I have been a member of the United Church my whole life, and despite wondering at times if we’ve taken leave of our senses, I have remain committed to the church that is my home. And I continue to believe that the streams of faith that gave birth to the United Church of Canada in 1925 can still be a powerful witness to Jesus Christ in the 21st century.
I spend a lot of my time thinking, learning, networking and reflecting on what is involved in beginning new churches in a post-Christendom culture. I’ve acquired a lot of knowledge which I want to place at the service of the Presbytery so that we can begin to start new congregations.
When I speak of church planting, though, there are a few things we need to realize.
First, any future “church plant” will bear little resemblance to the 1950s style “new church development” model, where the church went into a growing suburb, bought a piece of land, identified members of the United Church tribe who were moving there, invited them to start attending services at the local school or community centre, and gathered enough money to break ground and build a new building.
Today, you can’t build a church building in the traditional sense for less than $4 million. There are no burgeoning new suburbs in Niagara – or at least not many – and where there are, the majority of their residents have no meaningful identification with any traditional denomination.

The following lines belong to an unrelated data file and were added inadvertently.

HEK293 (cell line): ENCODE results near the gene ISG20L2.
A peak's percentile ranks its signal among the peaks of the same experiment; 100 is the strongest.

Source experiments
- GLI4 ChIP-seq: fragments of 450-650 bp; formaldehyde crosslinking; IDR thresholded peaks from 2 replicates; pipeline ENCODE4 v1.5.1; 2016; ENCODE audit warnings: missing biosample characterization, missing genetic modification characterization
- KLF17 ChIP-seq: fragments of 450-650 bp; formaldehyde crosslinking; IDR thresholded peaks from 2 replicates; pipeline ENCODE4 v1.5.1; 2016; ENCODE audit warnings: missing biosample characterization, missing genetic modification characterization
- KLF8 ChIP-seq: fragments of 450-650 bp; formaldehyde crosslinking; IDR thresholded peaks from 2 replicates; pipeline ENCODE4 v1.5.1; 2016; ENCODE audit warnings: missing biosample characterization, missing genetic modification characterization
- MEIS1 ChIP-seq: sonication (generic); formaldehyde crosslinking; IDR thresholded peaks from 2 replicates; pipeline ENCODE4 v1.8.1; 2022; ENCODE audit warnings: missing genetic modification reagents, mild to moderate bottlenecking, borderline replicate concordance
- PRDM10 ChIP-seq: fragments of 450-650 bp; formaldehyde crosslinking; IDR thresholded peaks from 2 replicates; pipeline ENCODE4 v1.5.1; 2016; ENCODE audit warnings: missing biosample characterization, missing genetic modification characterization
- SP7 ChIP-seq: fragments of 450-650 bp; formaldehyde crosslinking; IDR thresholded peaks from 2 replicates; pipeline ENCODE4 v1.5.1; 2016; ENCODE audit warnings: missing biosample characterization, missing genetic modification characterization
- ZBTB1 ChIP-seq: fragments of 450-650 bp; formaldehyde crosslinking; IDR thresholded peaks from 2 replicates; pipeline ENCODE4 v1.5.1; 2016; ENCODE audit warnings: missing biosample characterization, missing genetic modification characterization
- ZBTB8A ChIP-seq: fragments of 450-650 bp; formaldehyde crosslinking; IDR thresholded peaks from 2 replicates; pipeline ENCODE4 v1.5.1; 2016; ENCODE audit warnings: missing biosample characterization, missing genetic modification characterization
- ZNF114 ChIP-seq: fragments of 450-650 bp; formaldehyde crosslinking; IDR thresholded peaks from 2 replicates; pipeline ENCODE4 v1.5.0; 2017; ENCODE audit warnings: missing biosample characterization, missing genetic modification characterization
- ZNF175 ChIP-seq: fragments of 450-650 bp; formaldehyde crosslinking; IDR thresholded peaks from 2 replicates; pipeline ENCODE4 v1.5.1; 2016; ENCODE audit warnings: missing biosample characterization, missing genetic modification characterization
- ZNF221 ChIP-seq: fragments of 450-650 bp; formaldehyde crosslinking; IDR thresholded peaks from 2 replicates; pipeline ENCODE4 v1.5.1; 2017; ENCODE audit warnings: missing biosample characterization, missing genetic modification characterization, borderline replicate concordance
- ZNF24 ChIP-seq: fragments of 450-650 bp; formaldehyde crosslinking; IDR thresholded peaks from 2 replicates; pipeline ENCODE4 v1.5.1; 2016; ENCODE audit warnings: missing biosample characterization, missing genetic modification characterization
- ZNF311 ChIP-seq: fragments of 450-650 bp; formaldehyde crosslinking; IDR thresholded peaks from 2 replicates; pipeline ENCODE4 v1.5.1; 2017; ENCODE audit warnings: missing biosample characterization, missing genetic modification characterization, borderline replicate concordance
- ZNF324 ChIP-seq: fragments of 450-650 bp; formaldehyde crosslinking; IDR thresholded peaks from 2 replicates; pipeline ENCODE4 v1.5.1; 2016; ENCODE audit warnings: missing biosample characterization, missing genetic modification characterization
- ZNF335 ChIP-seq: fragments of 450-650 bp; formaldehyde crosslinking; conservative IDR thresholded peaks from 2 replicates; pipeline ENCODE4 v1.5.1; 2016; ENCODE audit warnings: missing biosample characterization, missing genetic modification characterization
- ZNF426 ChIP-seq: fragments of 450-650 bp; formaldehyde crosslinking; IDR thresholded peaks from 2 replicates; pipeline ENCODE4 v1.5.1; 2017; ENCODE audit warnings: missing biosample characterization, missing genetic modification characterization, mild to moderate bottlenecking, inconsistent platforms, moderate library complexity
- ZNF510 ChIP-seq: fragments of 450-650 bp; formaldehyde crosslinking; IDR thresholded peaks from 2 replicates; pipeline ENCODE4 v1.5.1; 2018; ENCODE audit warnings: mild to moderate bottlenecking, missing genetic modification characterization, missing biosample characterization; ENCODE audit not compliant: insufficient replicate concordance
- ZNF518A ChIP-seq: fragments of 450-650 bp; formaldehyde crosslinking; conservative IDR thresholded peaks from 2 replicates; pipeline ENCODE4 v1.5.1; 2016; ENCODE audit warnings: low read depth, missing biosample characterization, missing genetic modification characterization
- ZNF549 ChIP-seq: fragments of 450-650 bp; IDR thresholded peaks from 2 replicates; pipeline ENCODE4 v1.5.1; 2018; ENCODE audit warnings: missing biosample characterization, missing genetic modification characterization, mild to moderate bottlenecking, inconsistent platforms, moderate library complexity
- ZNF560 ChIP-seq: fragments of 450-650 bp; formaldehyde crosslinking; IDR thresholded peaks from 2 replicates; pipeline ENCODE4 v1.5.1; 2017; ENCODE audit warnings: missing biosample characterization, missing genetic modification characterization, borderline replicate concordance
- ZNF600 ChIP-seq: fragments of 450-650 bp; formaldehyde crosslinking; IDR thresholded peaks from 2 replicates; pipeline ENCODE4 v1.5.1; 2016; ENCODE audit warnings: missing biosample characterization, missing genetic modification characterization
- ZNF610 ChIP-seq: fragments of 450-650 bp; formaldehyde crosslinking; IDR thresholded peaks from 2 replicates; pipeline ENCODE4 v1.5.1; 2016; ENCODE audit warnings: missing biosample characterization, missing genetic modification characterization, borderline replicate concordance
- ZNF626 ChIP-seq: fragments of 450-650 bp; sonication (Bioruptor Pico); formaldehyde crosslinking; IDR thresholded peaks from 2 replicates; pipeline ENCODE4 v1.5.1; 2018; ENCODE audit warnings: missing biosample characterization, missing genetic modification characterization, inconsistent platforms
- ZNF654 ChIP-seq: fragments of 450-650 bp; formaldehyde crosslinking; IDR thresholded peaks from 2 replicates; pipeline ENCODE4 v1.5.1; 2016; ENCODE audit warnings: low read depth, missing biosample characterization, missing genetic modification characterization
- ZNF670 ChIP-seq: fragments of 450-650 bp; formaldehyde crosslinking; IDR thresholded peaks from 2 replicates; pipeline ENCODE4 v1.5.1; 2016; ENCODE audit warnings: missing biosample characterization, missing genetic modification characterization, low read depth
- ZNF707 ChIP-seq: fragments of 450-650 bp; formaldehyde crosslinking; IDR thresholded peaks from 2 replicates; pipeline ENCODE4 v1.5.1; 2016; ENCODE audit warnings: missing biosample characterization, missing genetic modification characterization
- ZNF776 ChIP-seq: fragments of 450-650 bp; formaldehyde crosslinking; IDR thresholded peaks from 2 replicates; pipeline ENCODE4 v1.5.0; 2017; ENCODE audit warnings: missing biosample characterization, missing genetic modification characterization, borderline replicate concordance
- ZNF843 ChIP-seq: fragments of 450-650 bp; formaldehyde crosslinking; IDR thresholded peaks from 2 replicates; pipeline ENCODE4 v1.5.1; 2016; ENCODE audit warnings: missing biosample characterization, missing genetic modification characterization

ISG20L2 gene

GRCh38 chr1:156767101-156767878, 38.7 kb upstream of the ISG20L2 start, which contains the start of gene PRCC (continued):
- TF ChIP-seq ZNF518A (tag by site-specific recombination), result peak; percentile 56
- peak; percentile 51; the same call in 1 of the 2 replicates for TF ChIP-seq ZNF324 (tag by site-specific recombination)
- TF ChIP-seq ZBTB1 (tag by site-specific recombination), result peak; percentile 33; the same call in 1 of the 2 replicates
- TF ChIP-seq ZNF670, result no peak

There is enormous fluidity in the forms churches take these days, so we can’t predict up front what a newly planted church will look like exactly. But we can say a few things with confidence. The church of the future will not be primarily “attractional” – it will not be a place people come to in order to access programs and services. Instead, it will be apostolic – a community gathered around faith in Jesus, and sent out to live the gospel in neighborhoods, work places and places in need of hope and healing. It will not be centred around a costly infrastructure of programming and paid staff. Rather, it will be “lightweight and low maintenance,” centred on relationships and serving others, not burdened by impossible budgetary overheads.